My friend Margaret,who was born in Seattle of Japanese parents, reports verbal abuse being hurled by young men passing her house in a car…not brave enough to confront a tiny, solitary 90 year old woman in person! She describes this and her family’s experience being interned during WWll in her wonderful video An Extraordinary Gift. Take a look and see what bravery looks like: https://www.youtube.com/watch?list=TLGGExz5mH4vjZwxMTAyMjAyMQ&v=FxikA8Akk7E&feature=emb_title
Toronto’s Chinatown was one of the first neighbourhoods to feel the impact of SARS in 2003, and then, of COVID 19 in 2020. A decline in business and an increase in harassment was noticed as early as January 2020. So, on top of sharing the anxiety we all feel over the pandemic, the threat of violence looms over many Asian-Canadians.
Asian artists have stepped forward to confront the situation with political expression, forming Tea Base, an arts collective to explore experiences of anti-Asian racism as well as the joy of community. Three Toronto artists with connections to Chinatown use their art to explore aspects of their identity, being perceived as foreign although they may be, feel and identify as Canadian.
The Anti-Displacement Garden created an intergenerational neighbourhood hub in the lower courtyard of the Chinatown Centre mall, replacing a pile of bricks with zucchini, corn, broccoli, lemongrass, bok choy, mint and an array of herbs. Tea Base, located inside the mall, is co-directed by conceptual artist Florence Yee (a third generation Canadian) who documented the lush garden last summer and had the images printed on white cotton. Yee says ”The garden is an example of how taking care of a space creates some connections between us, the neighbouring businesses and the people that come by.”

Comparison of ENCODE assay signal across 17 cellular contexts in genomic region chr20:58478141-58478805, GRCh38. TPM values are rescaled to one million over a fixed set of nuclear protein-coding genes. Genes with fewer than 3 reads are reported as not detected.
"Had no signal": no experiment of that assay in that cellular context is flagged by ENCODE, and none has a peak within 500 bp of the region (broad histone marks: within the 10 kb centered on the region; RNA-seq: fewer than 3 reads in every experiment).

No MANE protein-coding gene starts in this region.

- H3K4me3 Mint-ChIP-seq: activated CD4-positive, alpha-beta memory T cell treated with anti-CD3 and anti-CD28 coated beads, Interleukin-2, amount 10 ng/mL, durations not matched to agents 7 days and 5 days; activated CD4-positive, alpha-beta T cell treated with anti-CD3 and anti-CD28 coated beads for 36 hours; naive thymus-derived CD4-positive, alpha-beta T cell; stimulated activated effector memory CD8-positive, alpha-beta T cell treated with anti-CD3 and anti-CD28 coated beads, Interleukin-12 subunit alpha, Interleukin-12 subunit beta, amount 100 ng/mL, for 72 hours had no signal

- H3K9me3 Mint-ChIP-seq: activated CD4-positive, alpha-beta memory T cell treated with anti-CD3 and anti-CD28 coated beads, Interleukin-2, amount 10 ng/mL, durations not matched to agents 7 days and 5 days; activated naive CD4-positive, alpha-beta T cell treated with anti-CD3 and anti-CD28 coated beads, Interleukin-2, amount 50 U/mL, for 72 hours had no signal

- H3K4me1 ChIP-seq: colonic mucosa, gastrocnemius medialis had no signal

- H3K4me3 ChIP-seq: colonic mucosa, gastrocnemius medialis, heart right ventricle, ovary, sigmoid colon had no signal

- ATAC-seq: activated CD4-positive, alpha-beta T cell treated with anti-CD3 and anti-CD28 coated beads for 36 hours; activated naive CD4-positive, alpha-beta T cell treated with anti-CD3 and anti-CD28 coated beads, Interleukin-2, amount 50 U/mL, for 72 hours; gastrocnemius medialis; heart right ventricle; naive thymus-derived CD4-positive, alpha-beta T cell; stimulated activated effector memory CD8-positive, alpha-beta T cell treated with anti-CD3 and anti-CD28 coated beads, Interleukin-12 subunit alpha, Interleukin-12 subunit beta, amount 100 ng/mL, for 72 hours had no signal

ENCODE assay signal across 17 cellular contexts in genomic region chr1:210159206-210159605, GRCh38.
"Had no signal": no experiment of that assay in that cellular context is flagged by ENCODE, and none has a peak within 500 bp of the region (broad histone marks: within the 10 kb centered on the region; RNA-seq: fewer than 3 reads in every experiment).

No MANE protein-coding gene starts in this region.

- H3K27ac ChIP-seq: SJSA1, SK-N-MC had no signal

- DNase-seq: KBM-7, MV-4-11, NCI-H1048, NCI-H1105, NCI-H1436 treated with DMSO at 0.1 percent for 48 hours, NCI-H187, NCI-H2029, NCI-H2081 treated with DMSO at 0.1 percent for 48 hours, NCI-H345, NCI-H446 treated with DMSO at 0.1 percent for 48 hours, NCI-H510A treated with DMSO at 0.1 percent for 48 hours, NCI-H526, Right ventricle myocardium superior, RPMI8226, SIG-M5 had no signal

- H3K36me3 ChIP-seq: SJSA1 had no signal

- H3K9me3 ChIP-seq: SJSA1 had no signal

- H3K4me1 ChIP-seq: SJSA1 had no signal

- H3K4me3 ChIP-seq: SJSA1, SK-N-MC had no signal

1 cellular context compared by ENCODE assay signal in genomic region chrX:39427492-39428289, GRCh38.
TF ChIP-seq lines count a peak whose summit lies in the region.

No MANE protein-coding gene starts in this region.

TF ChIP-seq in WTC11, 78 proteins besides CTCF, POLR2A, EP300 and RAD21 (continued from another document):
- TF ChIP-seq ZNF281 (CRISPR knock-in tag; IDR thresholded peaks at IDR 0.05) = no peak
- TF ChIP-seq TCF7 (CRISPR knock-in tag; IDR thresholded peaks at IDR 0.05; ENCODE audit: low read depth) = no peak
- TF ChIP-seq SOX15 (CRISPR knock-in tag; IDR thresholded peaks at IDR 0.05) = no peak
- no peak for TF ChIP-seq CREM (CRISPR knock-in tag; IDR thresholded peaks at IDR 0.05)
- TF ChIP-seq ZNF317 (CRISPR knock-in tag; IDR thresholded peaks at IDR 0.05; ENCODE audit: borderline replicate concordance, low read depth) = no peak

Photographer Morris Lum has travelled across North America recording the unique architecture and community institutions in cities with a significant Chinatown - restaurants, mom and pop stores and cultural hubs that may be invisible to passersby. His goal is to document how gentrification, economic challenges and settlement trends of more recent Chinese immigrants are affecting the look and feel of these neighbourhoods. Lum, who was born inTrinidad and grew up in Mississauga, uses his lens to focus on these community institutions before they disappear, providing an appreciation for how these unique but similar Chinatowns made it easier for future generations to move to North America.
Christie Jia Wen Carriere, the other director of Tea Base, is a painter and illustrator who uses her art to explore her Chinese-Canadian identity, the long history of sexualizing Asian women and cultural appropriation. In her more recent work, The Chinatown Mall Project she’s finding ways to showcase joy within the Chinese community and Chinatown. A series of vibrant paintings feature shopkeepers in the Mall surrounded by the special wares they sell – jade, traditional Chinese herbs or Hello-Kitty branded snacks. Pain and trauma are under the surface, but survival and joy shine through.